Brazilian Free Fare Movement (MPL) mobilizes against fare hikes, 2013

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Timing
Time Period:  
June 6th
2013
to
June 30th
2013
Location and Goals
Country: 
Brazil
Goals: 
Reversal of fare hikes.
 

At the beginning of May 2013, Brazil was seen internationally as a development success and was preparing for the first of three major international sporting events in four years. However, a twenty-cent price hike in Sao Paulo’s bus and metro tickets sparked the largest protests Brazil had seen in years. The MPL (Movimento Passe Livre/Free Fare Movement) started the protests in response to the fare hikes, but the protests came to represent popular discontent with the Brazilian government.

The MPL, founded in 2005 after the World Social Forum, advocated for completely free public transportation. The group, which was composed primarily of students, organized nonviolent marches and demonstrations against fare hikes but gained little attention until 2011 when a number of cities saw protests after fare increases. Sao Paulo was the main site of these demonstrations, involving approximately 2,000 protesters at its peak. The protests mainly consisted of marches by students, with the focus exclusively on fare hikes.

The MPL escalated protests over fare increases in 2013, and in Goiania demonstrations were marred by vandalism of property in the area surrounding the marches by some members of the protests. However, the increase in Sao Paulo’s ticket prices from R$3.00 to R$3.20 proved to be the spark for larger protests. Although Mayor Fernando Haddad had announced the increase in January, the implementation of the hikes on 1st June led to the beginning of the MPL’s campaign. Their first protest on 6 June was organized primarily through MPL connections and social media. Approximately 2,000 protesters attended the first protest. However, it ended in violence from both protesters and police. These protests continued for over a week and largely involved people closely involved with the MPL. Protesters usually demonstrated their discontent through marches, and they chanted and held signs noting their opposition to fare hikes. Protesters were typically young, focused on transportation, and far left politically. The Brazilian media covered the protests negatively, focusing on the small elements of the protests that were involved in vandalism.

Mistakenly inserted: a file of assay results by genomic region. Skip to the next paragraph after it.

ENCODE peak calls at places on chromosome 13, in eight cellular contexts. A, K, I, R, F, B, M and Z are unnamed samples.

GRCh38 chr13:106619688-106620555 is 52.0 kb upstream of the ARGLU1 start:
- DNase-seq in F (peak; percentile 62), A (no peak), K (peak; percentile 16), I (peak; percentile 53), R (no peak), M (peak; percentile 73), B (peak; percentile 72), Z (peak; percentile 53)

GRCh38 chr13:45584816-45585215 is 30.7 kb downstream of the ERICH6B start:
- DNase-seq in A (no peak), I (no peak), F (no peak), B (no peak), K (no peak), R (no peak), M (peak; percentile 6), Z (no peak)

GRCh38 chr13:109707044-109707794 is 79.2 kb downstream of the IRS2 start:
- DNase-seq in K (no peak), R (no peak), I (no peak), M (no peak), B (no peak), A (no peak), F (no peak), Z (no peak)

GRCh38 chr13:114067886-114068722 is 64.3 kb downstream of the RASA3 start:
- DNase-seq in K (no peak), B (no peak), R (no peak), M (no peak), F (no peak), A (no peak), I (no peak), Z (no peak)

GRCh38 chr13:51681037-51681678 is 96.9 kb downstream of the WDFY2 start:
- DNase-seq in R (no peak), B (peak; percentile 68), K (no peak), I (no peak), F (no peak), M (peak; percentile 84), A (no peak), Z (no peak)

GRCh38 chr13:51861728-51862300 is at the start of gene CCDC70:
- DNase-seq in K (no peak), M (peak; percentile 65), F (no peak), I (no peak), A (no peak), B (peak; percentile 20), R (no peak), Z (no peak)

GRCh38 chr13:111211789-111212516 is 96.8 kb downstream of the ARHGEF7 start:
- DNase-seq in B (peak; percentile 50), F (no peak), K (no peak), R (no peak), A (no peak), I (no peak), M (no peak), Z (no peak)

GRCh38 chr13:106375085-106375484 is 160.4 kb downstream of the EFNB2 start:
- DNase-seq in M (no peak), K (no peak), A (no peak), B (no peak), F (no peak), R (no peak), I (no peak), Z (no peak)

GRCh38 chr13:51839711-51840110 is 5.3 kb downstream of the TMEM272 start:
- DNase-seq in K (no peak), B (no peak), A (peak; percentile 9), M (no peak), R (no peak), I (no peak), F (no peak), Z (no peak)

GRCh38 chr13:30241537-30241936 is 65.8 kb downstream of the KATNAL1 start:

However, public opinion began to shift after police severely repressed the protests. Brazil had a dual policing system. There was both a city police and a military police, which often worked inside the favelas. On 13 June military police were called in and attacked the protesters in Sao Paulo, using large amounts of rubber bullets and tear gas. They cracked down again on 16 June at a protest in Rio de Janeiro. The MPL quickly circulated videos of police brutality through social media.

The scale of the protests increased dramatically, with many more middle class Brazilians joining. About 250,000 protesters attended demonstrations on 17 June. In response to the growing pressure, Sao Paulo, Rio de Janeiro, and a number of other cities cancelled increases in fare hikes on 19 June. However, protesters did not achieve the broader goal of free public transportation.